More on Commercial Refurb: 4 Steps to Ensure Success


IN PART 1, we covered the first two Steps required to make sure your refurbishment project is tailored to the building and to make sure it comes in on budget.

This article will now explore the next two things you need to fully address, to ensure your refurbishments are a success.

3. Allow for a Contingency and Manage Risk

It is a fact that older buildings can be expensive to refurbish; and that they often present unexpected challenges.

Sometimes, they were built with older methods that cost more to repair; or require more detailed work than modern construction.

The methods and materials that were used back when they were built may no longer be familiar and readily available.

As such, older buildings sometimes require bespoke, made-to-measure outcomes and specialised trade work.

So you should fully-evaluate the existing building, before you commence every refurbishment project.

Even with good preparation, there can be surprises. Allow for the unknown and try to take as much risk as possible out of your office renovation.

Identify and investigate potential complications and come up with contingency plans.

Pinpointing areas of risk and uncertainty is almost an art form. But with the expert advice of your project professionals, builders, architects and/or engineers … you can minimise the risks involved in the project.

Sometimes, the most complex, troublesome refurbishments will reward you with a high-quality building, which is then full of beauty and character.

4. Pay Attention to Aesthetics and the Psychology

When you walk into a newly refurbished building, you can often see where the new sections start and where the old, untouched, sections end. Keep that in mind when planning the work.

It is important to keep the users informed of the refurbishment schedule … to avoid jarring transitions, or the appearance of poor workmanship.

Patchwork refurbishment can give the building’s users a strange feeling that something is being attempted, but failing. If possible, do the whole refurbishment at once or on a fast-paced schedule.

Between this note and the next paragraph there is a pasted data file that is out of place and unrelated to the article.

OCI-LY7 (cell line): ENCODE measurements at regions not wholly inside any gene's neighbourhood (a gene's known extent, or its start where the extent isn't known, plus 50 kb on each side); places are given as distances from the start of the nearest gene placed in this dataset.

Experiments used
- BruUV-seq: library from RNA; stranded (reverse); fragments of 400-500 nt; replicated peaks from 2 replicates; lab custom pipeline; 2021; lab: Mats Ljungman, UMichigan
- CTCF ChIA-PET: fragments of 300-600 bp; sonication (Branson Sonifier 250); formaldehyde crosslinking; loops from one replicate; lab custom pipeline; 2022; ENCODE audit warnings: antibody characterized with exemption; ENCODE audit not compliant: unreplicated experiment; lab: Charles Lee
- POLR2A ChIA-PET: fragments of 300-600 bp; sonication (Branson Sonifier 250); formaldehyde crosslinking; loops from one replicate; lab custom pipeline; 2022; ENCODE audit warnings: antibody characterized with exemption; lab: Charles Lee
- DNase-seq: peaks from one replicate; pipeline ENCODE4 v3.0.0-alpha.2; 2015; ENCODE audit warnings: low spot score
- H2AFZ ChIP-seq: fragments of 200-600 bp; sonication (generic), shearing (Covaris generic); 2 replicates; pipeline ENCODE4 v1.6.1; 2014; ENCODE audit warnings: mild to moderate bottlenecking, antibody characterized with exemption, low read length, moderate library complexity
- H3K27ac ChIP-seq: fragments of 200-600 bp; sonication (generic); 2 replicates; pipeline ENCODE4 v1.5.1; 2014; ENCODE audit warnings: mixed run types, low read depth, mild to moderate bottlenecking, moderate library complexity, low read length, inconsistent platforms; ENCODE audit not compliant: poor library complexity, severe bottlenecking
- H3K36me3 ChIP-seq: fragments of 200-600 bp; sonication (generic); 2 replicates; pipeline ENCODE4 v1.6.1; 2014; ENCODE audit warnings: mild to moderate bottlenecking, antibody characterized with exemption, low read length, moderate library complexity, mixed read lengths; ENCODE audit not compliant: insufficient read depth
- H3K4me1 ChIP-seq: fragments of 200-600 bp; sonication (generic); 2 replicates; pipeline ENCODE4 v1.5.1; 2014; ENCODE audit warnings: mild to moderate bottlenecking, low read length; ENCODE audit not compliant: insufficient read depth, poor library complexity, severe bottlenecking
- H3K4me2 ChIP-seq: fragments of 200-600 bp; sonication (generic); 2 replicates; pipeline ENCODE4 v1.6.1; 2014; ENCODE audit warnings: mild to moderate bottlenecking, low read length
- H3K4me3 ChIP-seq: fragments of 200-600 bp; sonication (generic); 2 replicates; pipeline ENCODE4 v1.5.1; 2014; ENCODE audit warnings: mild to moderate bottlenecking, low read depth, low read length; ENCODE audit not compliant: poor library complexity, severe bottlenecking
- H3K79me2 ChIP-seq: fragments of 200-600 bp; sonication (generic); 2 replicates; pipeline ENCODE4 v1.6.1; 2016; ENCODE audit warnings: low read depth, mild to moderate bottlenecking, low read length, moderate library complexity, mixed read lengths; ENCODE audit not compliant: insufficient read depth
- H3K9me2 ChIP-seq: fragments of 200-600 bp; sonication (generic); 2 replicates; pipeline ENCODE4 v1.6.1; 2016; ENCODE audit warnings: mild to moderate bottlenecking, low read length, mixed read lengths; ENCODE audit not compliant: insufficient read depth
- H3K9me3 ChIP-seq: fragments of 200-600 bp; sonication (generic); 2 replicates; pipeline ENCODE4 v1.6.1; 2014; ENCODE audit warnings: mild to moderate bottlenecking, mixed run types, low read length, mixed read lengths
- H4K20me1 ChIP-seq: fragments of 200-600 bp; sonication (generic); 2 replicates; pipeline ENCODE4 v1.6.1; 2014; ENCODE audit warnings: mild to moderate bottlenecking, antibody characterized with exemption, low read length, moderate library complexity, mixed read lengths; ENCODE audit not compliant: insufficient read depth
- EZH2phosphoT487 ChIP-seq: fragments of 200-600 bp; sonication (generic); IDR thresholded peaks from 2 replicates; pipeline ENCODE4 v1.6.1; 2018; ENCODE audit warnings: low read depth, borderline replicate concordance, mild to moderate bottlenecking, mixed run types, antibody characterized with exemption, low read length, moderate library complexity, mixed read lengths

If that is not an option, then a fair and consistent strategy is the key.

In a similar vein, a workplace should have a consistent appearance or, at least, a deliberately-constructed character.

You need to maintain a certain integrity: whether it is charming and old-fashioned, or slick and modern.

This will allow the occupants to connect with the space.

Refurbishments combining elements of different periods and styles in a way that seems random … can be confusing and often uncomfortable for users.

However, contrasting different elements can work well, if it is properly planned and has a vision behind it.

That type of sophisticated design is best tackled by an architect or an interior designer.

BOTTOM LINE: It is always best to work closely with your principal consultant, whether it is an interior designer, builder or architect. Their advice is based on years of experience.

Getting the right professionals on board will always save you money in the long term. And allow you to make decisions with the full expertise and support of your team, minimising your stress and bringing you peace of mind.


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